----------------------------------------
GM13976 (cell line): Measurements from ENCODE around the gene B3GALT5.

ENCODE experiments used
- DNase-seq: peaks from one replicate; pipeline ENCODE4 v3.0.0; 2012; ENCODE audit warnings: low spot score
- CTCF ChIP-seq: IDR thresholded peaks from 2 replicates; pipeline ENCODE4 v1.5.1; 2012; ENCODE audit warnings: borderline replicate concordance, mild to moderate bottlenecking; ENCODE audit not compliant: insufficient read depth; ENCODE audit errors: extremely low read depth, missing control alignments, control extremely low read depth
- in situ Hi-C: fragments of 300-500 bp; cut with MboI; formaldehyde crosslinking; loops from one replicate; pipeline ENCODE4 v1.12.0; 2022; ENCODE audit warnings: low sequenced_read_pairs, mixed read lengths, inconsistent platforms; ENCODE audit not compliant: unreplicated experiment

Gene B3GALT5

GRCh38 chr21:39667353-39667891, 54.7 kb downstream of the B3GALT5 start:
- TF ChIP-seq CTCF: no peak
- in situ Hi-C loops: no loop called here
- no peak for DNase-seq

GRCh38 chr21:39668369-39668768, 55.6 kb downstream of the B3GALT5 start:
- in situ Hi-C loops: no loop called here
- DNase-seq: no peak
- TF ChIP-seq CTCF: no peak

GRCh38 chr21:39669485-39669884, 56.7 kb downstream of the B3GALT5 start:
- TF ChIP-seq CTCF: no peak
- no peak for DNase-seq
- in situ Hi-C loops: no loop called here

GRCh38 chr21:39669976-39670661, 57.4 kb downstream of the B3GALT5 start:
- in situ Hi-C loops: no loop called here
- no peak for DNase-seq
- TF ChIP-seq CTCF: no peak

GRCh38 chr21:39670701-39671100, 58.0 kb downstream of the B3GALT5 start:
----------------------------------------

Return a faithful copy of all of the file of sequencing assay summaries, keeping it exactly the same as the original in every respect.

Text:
GM13976 (cell line): Measurements from ENCODE around the gene B3GALT5.

ENCODE experiments used
- DNase-seq: peaks from one replicate; pipeline ENCODE4 v3.0.0; 2012; ENCODE audit warnings: low spot score
- CTCF ChIP-seq: IDR thresholded peaks from 2 replicates; pipeline ENCODE4 v1.5.1; 2012; ENCODE audit warnings: borderline replicate concordance, mild to moderate bottlenecking; ENCODE audit not compliant: insufficient read depth; ENCODE audit errors: extremely low read depth, missing control alignments, control extremely low read depth
- in situ Hi-C: fragments of 300-500 bp; cut with MboI; formaldehyde crosslinking; loops from one replicate; pipeline ENCODE4 v1.12.0; 2022; ENCODE audit warnings: low sequenced_read_pairs, mixed read lengths, inconsistent platforms; ENCODE audit not compliant: unreplicated experiment

Gene B3GALT5

GRCh38 chr21:39667353-39667891, 54.7 kb downstream of the B3GALT5 start:
- TF ChIP-seq CTCF: no peak
- in situ Hi-C loops: no loop called here
- no peak for DNase-seq

GRCh38 chr21:39668369-39668768, 55.6 kb downstream of the B3GALT5 start:
- in situ Hi-C loops: no loop called here
- DNase-seq: no peak
- TF ChIP-seq CTCF: no peak

GRCh38 chr21:39669485-39669884, 56.7 kb downstream of the B3GALT5 start:
- TF ChIP-seq CTCF: no peak
- no peak for DNase-seq
- in situ Hi-C loops: no loop called here

GRCh38 chr21:39669976-39670661, 57.4 kb downstream of the B3GALT5 start:
- in situ Hi-C loops: no loop called here
- no peak for DNase-seq
- TF ChIP-seq CTCF: no peak

GRCh38 chr21:39670701-39671100, 58.0 kb downstream of the B3GALT5 start: